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Save the Frogs! Art Contest

The 2011 Save the Frogs! Art contest is currently open for submissions from anyone of any age and nationality. You can read all about it here! I’ve started getting a few frogs and toads down on paper, but you can submit any amphibian of your choice; the image must be a great stand alone piece that can work well on stationary and T-shirts too. Here are some of my practise pieces…

As you can see, another style I like to use! I love colours and inks, so if I ever use a photo reference I can guarantee the colours look a lot brighter in the painting compared to the photo. These images are photos of paintings taken using my iphone and uploaded via facebook, so I think the quality is rather good considering!


My current project “Little Red Hoody” is slowly taking form. I wanted to illustrate a short story and chose “Little Red Riding Hood” as it’s out of copyright and I could play with it a little, updating it with a modern twist, hence “Hoody” not “Riding Hood”. I needed also to get my style down; I’ve been told every illustrator needs one, but I have four! (Realistic, cartoony/doodley, reportage and photo manipulation with acrylic.) 

I started by having a quick look at what other illustrators had done with the fairy tale and found some great artwork…

Little Red Riding Hood by Annie Rodrigue



From Threadless 


Little Red Riding Hood by Amanda Gray





Little Red Riding Hood by Nelson Evergreen


Little Red Riding Hood by Leisha-Marie Riddel





I love what other artists have done with the genre! I decided I just wanted to stick to the same story, but set it in the present day. So I took lots of photos of my little sister during a walk through the countryside and wooded areas near to my home, then I manipulated them in Photoshop to heighten the colours and merge two together if I wanted more trees etc.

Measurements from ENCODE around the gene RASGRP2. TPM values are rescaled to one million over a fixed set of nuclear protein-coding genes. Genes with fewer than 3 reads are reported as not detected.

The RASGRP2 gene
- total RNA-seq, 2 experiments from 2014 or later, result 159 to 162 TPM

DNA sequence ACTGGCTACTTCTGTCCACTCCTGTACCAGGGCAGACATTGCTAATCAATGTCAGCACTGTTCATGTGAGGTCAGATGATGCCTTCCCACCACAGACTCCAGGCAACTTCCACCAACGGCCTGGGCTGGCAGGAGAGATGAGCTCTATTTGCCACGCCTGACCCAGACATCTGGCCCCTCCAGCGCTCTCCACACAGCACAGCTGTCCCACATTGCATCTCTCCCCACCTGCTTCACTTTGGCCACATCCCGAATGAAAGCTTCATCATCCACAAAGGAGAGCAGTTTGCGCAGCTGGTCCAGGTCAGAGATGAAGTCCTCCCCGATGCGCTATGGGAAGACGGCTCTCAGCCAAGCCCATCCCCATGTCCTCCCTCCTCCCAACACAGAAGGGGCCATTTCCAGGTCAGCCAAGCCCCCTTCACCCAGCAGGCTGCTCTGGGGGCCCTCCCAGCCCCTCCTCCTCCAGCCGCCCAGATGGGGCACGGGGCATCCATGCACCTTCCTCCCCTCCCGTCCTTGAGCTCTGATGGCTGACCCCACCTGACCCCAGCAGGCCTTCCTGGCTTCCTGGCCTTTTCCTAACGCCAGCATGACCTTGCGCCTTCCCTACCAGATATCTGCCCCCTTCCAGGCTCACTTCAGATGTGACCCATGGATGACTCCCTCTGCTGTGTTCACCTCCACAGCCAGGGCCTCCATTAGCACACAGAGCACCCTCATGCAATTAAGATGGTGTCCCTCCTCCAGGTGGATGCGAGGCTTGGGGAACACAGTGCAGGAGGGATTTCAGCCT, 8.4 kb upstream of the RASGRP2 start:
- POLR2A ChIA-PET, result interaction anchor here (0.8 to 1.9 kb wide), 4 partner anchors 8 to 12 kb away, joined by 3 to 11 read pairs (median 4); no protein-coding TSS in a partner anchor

I hope you can’t quite tell that each of these photos is actually two different ones put together. I love colour so I have heightened and changed all the colours, but I think the photos look much better like this, you want the images to pop out at you and not look like some dreary British afternoon with the sun going in! I love how I can make the shadows and darker wooded areas look almost purple, I’ve always found the colour works well in paintings.

After printing out the altered photos I’ve then painted directly onto them to add the characters into the “setting” as it were…






Unfortunately some of the photos haven’t come out as well as the first few as the scanner was on the wrong setting, but they can be scanned in again.

I’ve decided that as they’re photos I’m going to create like a family photo album in order to tell the story; thus I won’t be making an ordinary storybook where the whole page will be taken up by the picture, with the text printed over the top. Each page will have a couple of photos face up and the text will appear next to them on what appears to be the back side of the photos from the previous page…